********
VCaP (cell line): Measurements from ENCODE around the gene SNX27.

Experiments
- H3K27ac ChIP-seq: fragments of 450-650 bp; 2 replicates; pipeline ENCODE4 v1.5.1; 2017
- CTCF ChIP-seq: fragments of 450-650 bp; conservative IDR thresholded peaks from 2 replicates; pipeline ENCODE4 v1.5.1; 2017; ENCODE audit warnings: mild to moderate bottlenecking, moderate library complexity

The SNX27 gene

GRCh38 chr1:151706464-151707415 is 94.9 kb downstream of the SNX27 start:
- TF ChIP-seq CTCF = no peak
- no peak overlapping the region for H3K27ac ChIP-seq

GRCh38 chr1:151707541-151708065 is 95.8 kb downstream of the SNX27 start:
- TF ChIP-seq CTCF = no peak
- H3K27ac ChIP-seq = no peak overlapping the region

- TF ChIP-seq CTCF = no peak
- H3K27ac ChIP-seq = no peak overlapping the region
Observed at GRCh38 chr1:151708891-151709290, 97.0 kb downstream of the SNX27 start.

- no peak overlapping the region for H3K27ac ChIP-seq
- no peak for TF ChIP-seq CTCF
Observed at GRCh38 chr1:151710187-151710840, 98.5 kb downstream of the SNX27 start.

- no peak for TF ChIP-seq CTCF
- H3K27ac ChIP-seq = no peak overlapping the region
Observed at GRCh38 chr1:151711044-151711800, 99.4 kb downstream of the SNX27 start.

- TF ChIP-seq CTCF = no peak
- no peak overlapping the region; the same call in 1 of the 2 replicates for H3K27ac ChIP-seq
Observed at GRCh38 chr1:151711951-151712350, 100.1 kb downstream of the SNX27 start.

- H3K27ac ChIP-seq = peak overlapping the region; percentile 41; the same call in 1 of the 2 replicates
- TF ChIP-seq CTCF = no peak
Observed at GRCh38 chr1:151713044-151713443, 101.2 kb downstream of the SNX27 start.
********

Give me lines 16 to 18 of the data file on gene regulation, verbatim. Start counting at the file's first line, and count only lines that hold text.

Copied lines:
- no peak for TF ChIP-seq CTCF
Observed at GRCh38 chr1:151710187-151710840, 98.5 kb downstream of the SNX27 start.

- no peak for TF ChIP-seq CTCF